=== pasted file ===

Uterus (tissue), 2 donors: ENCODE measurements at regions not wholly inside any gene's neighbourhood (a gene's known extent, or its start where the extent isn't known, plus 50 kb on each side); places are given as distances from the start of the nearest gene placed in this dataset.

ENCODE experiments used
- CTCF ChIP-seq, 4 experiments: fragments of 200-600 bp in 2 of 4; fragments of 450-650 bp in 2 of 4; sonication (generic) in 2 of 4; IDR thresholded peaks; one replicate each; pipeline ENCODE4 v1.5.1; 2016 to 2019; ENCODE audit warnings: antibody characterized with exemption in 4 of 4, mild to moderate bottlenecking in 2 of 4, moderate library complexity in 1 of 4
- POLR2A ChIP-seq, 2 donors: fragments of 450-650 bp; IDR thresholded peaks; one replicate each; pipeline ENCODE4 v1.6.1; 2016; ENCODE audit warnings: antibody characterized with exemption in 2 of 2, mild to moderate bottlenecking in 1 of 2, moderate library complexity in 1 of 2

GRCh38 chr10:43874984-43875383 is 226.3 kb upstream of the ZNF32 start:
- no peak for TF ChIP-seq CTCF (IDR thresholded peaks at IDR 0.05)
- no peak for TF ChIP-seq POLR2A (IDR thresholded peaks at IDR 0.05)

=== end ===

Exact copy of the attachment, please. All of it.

Uterus (tissue), 2 donors: ENCODE measurements at regions not wholly inside any gene's neighbourhood (a gene's known extent, or its start where the extent isn't known, plus 50 kb on each side); places are given as distances from the start of the nearest gene placed in this dataset.

ENCODE experiments used
- CTCF ChIP-seq, 4 experiments: fragments of 200-600 bp in 2 of 4; fragments of 450-650 bp in 2 of 4; sonication (generic) in 2 of 4; IDR thresholded peaks; one replicate each; pipeline ENCODE4 v1.5.1; 2016 to 2019; ENCODE audit warnings: antibody characterized with exemption in 4 of 4, mild to moderate bottlenecking in 2 of 4, moderate library complexity in 1 of 4
- POLR2A ChIP-seq, 2 donors: fragments of 450-650 bp; IDR thresholded peaks; one replicate each; pipeline ENCODE4 v1.6.1; 2016; ENCODE audit warnings: antibody characterized with exemption in 2 of 2, mild to moderate bottlenecking in 1 of 2, moderate library complexity in 1 of 2

GRCh38 chr10:43874984-43875383 is 226.3 kb upstream of the ZNF32 start:
- no peak for TF ChIP-seq CTCF (IDR thresholded peaks at IDR 0.05)
- no peak for TF ChIP-seq POLR2A (IDR thresholded peaks at IDR 0.05)